In the Fred Rogers Center blog post “The Toothpaste Theory of Child Development,” Co-Director of the Fred Rogers Center and Professor for Early Learning and Children’s Media Junlei Li, Ph.D. describes how looking at a tube of toothpaste compelled him to ask the question, “What is the active ingredient that promotes children’s positive development?” To address this question, he shares his experience in a Chinese orphanage and how it revealed the importance of relationships and human interaction. In the post, Junlei connects this experience to the work of Fred Rogers in the statement:
It [human interaction] was something that Fred Rogers emphasized in nearly all of his public speeches or interviews: ‘Human relationships are primary in all of living. When the gusty winds blow and shake our lives, if we know that people care about us, we may bend with the wind, but we won’t break.” Other ingredients, like computers, although helpful, ‘don’t begin to compare in significance to the relationship between the teacher (or parent) to the child that is human and mutual.’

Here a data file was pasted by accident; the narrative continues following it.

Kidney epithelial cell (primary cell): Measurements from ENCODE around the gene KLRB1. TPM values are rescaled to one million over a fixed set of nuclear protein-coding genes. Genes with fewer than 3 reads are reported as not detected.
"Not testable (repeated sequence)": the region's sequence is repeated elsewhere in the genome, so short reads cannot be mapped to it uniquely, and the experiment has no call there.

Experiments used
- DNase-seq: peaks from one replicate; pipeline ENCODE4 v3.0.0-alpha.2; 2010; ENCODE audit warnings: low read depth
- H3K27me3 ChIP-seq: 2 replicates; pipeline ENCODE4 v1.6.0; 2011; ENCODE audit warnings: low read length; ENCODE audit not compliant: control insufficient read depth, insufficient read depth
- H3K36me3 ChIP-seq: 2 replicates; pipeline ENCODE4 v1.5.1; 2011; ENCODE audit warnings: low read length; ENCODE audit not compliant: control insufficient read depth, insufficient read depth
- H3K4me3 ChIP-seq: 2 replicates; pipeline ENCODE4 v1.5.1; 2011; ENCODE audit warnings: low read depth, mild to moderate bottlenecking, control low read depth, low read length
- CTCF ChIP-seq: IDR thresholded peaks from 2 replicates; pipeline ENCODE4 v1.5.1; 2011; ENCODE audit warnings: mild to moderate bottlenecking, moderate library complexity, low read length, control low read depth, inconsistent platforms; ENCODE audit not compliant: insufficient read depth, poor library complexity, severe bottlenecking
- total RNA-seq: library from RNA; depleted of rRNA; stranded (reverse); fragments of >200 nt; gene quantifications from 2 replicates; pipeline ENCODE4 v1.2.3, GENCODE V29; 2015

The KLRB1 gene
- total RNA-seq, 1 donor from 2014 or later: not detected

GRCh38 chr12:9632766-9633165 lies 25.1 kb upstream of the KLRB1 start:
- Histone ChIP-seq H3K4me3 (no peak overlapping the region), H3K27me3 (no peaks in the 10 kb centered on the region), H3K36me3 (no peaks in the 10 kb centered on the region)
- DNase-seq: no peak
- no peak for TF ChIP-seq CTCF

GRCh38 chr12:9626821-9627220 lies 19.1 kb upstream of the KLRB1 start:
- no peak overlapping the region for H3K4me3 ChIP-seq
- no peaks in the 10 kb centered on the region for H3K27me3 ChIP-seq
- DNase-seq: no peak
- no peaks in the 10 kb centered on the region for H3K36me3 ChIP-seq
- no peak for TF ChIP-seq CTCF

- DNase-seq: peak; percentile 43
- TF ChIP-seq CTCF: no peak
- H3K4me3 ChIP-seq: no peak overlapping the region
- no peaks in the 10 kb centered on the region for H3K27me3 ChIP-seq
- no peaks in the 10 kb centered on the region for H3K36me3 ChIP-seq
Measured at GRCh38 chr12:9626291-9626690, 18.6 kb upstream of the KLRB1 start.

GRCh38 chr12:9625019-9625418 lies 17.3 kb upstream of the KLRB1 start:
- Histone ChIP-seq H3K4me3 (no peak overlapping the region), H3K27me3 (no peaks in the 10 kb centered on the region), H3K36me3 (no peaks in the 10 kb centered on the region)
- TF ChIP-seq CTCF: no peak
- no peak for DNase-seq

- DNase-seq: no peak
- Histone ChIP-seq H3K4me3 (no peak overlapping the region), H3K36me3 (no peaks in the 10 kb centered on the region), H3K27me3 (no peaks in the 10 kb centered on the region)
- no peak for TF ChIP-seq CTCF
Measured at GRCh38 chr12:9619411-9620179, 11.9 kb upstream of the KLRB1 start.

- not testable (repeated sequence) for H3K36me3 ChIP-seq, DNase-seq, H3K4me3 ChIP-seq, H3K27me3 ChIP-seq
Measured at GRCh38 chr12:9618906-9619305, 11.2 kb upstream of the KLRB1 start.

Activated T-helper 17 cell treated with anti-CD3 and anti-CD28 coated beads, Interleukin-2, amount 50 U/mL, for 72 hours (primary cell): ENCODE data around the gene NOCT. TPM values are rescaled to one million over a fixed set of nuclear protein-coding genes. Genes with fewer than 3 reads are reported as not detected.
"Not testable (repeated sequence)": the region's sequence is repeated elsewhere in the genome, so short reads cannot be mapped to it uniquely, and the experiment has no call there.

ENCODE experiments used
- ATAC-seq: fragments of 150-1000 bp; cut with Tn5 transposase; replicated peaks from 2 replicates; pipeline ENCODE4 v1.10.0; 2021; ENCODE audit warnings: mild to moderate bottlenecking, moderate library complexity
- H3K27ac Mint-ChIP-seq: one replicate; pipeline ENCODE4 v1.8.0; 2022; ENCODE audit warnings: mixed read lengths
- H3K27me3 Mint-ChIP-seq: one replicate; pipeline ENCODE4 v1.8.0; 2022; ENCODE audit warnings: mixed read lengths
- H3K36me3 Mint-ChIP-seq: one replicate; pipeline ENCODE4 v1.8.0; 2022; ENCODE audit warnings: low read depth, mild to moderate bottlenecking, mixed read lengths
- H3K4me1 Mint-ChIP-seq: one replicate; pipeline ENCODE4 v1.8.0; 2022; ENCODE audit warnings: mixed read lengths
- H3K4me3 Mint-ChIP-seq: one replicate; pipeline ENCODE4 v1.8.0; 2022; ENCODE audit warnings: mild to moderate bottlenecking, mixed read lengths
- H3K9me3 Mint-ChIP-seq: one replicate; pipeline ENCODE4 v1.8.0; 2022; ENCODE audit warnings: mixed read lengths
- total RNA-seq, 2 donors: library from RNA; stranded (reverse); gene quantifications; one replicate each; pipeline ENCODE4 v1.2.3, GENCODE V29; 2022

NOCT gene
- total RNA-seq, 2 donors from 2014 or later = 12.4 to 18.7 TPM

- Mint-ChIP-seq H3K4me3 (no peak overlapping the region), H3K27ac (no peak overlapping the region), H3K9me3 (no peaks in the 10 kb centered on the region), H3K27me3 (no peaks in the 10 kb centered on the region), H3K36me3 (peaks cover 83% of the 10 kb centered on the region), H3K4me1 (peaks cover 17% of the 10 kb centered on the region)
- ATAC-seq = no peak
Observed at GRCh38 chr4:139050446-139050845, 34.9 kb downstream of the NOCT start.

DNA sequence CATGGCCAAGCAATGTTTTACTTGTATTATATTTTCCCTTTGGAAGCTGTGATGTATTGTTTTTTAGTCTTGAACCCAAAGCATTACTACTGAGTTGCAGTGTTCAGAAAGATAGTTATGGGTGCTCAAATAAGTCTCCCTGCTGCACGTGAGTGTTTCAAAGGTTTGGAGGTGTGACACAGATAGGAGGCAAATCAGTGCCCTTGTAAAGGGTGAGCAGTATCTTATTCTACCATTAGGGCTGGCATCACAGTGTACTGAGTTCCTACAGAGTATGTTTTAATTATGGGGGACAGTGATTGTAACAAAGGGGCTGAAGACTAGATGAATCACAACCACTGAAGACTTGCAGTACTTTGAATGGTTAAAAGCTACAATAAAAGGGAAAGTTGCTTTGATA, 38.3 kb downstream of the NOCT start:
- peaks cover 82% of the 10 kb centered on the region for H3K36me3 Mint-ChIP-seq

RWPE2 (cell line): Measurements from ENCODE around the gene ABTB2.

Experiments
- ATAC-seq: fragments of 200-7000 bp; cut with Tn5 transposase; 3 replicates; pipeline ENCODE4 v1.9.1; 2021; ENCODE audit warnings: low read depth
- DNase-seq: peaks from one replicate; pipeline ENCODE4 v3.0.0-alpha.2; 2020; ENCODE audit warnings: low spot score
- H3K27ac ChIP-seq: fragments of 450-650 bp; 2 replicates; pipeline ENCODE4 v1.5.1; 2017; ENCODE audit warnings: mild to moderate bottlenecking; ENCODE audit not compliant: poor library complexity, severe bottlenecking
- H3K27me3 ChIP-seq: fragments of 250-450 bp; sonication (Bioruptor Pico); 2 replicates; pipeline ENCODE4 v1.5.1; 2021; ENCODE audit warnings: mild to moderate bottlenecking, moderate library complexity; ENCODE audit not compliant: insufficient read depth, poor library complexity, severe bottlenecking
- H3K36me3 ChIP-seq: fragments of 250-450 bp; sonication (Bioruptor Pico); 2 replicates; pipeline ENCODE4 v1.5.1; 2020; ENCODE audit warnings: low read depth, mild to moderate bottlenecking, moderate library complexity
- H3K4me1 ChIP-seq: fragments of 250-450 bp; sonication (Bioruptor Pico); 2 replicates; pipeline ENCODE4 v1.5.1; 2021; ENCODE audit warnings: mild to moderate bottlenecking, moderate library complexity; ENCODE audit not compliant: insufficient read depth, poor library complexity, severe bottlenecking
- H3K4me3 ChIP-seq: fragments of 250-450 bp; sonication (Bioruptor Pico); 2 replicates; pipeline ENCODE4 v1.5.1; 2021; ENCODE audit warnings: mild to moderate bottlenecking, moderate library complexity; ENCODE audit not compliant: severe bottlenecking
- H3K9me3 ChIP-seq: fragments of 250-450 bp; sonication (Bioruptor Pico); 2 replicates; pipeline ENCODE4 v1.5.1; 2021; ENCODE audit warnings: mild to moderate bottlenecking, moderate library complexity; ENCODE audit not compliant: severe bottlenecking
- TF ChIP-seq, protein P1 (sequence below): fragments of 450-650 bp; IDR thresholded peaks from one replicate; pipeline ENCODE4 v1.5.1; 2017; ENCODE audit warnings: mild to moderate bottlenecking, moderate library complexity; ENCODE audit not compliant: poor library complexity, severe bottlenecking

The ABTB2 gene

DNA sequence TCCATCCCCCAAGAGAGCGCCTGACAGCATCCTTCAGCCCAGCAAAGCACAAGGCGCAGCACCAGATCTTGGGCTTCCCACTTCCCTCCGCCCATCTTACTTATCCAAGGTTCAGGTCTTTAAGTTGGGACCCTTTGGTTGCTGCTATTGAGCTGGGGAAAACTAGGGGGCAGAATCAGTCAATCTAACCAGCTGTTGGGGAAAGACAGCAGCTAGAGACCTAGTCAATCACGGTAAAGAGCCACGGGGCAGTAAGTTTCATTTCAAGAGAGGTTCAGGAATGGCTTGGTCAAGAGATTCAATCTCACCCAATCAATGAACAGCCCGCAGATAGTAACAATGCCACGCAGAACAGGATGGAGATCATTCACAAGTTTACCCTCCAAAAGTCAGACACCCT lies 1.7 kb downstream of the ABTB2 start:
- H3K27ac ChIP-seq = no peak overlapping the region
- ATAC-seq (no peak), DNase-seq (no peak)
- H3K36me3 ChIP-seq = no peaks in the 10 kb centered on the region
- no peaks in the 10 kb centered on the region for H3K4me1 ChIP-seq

To help illustrate this point, Junlei provides video examples of early childhood professionals working with children in everyday moments to show the value and effectiveness of intentional human interaction.